In the new Press Freedom Blog of The Finnish Foundation for Media and Development (Viestintä ja Kehitys-säätiö - Vikes for short), the editor, author and campaigner Koko Hubara writes and talks about her experience with social media, in particular her Ruskeat Tytöt (Brown Girls) blog:
Within a couple of weeks the Ruskeat Tytöt blog had attracted plenty of attention. It was picked up by other media and started to be cited in the major newspapers and magazines in Finland, both in good and bad tones.
Ruskeat Tytöt won various blog awards and received a lot of praise, but at the same time every other reader and/or (white) cultural correspondent, writer, theatre person, and artist had an opinion on how I should talk about racism and what should be considered “inoffensive”. For instance, when people at work touched my hair without asking and compared it to animal fur – that was simply friendly curiosity about difference, which I should understand and allow.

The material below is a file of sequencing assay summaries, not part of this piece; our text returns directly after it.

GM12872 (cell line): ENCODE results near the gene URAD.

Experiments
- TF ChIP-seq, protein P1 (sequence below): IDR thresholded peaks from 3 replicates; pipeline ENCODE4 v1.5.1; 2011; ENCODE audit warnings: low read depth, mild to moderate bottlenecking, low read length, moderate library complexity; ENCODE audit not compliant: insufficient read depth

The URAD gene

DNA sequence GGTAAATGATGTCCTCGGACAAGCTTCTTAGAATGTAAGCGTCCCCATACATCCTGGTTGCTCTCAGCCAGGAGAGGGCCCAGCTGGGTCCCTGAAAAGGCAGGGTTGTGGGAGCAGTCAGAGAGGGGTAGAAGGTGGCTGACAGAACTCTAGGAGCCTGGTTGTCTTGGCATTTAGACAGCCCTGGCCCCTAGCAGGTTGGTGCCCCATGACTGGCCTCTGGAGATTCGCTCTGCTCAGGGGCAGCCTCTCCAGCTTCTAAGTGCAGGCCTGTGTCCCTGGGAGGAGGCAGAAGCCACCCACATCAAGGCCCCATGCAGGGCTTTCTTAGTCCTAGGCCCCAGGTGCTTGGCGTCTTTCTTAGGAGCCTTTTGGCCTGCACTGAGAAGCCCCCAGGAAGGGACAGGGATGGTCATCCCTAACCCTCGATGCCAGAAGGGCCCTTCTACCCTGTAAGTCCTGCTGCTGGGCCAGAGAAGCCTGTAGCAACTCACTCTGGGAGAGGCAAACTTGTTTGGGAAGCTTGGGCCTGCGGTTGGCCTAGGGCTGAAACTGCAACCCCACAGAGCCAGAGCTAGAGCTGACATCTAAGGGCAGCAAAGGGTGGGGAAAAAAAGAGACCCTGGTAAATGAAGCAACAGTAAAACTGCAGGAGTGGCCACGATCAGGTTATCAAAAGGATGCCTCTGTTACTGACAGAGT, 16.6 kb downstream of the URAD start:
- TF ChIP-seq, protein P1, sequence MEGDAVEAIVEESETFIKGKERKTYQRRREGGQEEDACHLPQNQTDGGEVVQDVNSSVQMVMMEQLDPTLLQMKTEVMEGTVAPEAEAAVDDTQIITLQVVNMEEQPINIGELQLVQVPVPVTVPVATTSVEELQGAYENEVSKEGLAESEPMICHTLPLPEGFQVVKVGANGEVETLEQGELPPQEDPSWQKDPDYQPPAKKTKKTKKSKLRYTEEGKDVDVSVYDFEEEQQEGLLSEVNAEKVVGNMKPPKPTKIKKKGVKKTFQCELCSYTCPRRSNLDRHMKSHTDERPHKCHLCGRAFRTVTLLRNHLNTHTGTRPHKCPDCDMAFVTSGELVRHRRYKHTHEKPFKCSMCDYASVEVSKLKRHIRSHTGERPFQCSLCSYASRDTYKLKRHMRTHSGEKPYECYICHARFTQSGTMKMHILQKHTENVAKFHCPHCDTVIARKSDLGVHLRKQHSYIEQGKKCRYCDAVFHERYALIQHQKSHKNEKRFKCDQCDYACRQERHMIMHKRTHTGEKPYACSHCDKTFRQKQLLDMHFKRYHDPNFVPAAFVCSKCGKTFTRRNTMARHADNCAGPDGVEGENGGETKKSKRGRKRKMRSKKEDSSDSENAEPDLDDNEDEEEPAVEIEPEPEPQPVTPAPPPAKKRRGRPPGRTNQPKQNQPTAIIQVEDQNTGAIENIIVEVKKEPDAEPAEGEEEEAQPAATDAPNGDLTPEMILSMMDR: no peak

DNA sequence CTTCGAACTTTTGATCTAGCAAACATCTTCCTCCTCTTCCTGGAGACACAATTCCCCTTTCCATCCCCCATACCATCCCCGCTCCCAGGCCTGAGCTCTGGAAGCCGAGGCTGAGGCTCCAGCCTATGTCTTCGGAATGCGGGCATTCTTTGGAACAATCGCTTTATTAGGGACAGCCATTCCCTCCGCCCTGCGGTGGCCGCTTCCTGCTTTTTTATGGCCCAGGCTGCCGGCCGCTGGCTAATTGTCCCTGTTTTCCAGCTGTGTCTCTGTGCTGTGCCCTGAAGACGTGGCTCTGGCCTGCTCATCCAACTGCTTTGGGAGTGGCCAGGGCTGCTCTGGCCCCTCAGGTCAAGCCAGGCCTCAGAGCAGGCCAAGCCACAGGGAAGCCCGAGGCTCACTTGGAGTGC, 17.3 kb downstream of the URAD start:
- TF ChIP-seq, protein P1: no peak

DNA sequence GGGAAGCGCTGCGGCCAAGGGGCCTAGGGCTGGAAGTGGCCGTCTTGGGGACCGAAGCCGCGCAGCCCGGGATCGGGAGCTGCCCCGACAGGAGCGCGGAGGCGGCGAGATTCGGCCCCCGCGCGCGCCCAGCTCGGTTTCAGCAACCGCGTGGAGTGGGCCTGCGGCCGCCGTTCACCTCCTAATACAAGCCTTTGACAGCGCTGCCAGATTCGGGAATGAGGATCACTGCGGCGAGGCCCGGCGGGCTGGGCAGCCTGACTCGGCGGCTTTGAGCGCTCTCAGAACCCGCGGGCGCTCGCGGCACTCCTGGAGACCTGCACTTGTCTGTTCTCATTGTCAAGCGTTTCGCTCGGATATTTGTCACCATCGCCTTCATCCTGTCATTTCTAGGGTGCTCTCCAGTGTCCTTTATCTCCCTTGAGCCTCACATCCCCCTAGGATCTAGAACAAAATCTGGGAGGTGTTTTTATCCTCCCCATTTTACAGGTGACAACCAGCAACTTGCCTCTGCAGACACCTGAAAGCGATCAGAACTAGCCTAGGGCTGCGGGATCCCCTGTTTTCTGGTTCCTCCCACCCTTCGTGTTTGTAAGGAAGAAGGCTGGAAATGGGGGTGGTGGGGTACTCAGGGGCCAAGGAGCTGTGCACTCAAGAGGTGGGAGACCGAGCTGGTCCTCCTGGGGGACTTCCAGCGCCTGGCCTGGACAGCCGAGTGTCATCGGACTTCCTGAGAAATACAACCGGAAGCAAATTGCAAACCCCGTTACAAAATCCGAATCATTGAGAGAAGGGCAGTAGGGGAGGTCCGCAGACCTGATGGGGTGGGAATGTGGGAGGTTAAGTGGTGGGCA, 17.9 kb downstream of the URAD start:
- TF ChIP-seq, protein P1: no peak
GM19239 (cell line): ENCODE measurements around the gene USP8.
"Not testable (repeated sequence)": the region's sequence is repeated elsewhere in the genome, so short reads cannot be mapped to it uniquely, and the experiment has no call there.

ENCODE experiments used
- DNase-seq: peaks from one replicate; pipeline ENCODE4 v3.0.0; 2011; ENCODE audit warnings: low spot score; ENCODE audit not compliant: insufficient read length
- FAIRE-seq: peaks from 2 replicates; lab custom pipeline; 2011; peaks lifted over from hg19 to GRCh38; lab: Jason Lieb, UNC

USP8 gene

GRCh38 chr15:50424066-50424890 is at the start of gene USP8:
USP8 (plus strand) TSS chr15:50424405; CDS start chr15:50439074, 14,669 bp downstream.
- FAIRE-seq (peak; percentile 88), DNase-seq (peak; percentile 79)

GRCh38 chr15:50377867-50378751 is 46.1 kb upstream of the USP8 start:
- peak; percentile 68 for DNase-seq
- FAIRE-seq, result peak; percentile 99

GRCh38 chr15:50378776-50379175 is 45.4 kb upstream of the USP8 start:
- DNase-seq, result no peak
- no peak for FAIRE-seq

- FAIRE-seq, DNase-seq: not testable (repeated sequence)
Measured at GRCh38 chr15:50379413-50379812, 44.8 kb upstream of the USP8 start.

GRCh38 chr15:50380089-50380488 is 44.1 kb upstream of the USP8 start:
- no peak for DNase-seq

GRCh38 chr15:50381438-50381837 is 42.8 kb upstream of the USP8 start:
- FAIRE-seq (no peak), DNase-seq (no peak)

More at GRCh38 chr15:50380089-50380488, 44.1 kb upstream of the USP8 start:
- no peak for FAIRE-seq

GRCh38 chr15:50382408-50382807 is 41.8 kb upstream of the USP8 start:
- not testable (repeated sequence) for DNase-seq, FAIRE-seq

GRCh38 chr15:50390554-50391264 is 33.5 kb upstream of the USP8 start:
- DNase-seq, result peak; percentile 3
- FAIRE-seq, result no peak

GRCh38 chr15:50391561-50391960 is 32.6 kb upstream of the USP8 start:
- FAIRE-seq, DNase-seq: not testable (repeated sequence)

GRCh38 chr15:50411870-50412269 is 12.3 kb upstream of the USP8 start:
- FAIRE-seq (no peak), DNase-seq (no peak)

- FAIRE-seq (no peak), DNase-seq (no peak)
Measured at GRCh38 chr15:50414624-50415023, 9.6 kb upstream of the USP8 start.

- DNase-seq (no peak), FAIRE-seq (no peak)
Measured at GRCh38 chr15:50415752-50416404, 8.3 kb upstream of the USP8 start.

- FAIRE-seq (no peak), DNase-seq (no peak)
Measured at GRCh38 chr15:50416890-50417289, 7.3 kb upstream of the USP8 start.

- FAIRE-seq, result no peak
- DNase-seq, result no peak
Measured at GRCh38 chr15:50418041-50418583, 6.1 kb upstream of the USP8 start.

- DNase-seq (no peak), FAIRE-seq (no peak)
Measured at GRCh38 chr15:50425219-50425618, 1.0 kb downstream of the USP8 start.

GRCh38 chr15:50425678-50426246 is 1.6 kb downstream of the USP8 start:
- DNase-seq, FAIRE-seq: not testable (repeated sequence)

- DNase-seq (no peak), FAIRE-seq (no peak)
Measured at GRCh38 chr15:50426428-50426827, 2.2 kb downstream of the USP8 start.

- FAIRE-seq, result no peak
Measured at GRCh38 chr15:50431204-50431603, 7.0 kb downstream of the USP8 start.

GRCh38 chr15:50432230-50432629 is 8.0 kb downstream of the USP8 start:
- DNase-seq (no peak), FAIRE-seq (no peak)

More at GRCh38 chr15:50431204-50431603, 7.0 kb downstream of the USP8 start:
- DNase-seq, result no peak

Of course I also got, and get, anonymous and signed hate mail and people hoping I would be raped or killed. There are still a lot of readers who are in the business of publicly belittling our experience and who change the subject when we raise the problems we face.
But for the most part the debate has been positive since the start, with an enthusiasm to learn and listen, and it has involved racialised people themselves as well as their white nearest and dearest whom the discussions undoubtedly address.